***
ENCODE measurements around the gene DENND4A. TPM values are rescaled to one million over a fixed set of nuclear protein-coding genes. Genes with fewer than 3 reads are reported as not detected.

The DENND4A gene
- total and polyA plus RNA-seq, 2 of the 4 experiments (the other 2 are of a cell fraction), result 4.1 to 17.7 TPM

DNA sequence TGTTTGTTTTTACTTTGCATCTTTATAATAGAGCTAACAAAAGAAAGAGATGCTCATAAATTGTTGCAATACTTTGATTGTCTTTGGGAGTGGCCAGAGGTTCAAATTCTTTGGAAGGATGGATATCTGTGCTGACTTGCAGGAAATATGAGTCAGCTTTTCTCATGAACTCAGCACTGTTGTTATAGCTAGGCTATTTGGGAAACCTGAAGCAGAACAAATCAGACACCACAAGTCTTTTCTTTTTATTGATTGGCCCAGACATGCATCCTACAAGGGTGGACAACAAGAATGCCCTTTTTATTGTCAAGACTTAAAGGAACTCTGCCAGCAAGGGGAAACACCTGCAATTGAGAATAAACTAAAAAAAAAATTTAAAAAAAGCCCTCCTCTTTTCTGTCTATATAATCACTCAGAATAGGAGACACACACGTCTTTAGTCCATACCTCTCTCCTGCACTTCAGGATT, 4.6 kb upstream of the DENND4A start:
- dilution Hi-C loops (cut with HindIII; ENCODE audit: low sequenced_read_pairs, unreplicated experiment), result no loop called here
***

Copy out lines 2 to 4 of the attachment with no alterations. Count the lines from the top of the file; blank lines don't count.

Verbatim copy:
The DENND4A gene
- total and polyA plus RNA-seq, 2 of the 4 experiments (the other 2 are of a cell fraction), result 4.1 to 17.7 TPM

DNA sequence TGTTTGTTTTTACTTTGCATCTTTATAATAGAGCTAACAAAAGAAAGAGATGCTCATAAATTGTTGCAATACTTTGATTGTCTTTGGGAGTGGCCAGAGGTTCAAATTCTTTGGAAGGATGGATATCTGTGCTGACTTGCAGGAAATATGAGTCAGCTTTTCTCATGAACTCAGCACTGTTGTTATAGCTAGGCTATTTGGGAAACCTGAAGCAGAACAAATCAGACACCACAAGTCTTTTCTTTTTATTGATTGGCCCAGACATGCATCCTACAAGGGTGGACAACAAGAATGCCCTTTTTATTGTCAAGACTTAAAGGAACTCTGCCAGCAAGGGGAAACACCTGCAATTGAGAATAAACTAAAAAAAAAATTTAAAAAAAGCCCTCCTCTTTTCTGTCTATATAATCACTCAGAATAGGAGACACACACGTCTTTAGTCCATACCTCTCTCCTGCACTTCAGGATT, 4.6 kb upstream of the DENND4A start: